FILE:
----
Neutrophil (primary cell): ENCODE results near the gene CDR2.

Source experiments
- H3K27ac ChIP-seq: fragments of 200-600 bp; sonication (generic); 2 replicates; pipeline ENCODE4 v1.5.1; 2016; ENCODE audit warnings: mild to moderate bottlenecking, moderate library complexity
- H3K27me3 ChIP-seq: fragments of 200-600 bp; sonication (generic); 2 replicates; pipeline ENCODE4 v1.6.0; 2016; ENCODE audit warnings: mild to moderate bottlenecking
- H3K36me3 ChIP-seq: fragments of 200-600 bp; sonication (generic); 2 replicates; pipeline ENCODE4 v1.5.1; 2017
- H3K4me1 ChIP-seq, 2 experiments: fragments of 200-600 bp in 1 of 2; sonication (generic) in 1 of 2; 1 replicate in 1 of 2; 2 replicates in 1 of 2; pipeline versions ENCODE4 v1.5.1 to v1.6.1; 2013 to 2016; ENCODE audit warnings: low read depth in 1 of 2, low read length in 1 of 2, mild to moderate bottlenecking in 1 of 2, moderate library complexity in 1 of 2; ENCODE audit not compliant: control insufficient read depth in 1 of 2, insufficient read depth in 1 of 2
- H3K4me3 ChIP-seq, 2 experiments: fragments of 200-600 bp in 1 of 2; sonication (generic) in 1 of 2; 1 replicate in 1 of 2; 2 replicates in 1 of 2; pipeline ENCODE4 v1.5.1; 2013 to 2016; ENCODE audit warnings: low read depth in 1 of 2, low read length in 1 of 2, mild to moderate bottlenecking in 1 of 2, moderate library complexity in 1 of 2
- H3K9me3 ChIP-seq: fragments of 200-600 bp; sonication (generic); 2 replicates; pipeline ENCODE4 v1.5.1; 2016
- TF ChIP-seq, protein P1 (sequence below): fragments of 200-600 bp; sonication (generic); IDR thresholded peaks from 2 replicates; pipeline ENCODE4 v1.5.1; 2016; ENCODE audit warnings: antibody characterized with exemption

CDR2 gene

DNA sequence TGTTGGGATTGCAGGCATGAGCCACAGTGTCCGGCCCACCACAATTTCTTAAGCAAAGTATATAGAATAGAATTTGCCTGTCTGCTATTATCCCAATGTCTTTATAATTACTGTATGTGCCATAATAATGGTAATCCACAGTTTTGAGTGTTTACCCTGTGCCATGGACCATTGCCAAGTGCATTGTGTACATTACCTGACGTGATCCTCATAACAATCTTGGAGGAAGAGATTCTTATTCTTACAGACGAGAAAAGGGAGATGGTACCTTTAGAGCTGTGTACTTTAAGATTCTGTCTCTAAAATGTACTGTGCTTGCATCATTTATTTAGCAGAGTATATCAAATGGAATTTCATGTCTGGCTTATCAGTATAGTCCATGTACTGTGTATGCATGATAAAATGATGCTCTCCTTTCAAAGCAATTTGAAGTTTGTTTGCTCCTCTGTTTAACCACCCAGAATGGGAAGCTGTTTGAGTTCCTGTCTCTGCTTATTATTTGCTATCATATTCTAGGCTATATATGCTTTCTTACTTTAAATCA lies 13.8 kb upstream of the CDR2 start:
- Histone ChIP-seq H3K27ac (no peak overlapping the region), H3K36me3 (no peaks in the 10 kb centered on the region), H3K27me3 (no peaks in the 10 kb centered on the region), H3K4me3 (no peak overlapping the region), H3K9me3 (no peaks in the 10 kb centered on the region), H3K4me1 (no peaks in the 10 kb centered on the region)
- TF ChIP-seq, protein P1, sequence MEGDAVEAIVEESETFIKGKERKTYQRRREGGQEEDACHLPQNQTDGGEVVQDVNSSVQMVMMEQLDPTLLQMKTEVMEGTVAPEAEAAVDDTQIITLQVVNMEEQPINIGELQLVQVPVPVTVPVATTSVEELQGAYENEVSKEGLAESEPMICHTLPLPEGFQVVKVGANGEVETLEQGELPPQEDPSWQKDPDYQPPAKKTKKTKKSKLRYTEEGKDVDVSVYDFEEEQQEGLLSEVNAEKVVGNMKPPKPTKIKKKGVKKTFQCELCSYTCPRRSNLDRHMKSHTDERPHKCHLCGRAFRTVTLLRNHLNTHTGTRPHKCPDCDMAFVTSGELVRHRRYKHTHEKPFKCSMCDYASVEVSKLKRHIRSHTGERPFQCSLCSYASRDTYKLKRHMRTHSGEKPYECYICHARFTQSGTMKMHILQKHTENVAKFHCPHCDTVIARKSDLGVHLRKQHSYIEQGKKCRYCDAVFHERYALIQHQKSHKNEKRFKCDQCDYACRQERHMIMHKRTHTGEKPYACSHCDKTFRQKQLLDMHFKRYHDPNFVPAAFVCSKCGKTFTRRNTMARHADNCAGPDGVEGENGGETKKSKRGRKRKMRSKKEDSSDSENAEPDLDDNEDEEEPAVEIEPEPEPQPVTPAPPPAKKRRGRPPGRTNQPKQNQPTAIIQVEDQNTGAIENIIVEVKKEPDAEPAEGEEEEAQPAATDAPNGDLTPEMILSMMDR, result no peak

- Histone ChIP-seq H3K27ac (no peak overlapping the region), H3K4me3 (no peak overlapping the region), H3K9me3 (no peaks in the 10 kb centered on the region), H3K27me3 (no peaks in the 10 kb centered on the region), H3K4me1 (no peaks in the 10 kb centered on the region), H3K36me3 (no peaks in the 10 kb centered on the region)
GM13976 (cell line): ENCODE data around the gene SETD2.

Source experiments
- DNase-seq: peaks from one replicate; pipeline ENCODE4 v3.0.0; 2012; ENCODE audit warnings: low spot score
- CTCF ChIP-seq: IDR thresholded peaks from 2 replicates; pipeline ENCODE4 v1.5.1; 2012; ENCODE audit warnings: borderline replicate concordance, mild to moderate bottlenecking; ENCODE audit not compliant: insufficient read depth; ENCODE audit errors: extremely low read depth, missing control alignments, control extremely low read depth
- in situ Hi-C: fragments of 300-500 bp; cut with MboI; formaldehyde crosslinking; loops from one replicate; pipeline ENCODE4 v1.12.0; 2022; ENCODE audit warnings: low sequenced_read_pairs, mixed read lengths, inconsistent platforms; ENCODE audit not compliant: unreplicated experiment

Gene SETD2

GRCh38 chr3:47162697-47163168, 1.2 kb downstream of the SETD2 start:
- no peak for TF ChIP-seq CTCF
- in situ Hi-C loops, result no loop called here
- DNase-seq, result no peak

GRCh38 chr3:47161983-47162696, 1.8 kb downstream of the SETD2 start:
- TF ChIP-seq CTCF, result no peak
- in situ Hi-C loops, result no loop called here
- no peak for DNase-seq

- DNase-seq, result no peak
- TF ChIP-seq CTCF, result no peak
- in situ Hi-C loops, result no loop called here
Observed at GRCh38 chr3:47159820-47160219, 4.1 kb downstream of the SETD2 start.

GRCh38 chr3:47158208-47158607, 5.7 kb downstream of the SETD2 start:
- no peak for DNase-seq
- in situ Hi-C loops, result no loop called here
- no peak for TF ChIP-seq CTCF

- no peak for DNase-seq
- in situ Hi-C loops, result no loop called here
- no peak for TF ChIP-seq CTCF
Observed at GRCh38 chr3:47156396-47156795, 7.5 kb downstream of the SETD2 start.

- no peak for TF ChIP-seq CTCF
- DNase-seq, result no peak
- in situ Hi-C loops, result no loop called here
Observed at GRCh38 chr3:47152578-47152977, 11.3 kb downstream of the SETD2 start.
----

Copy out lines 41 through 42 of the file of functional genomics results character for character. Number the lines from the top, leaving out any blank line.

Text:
- no peak for TF ChIP-seq CTCF
- DNase-seq, result no peak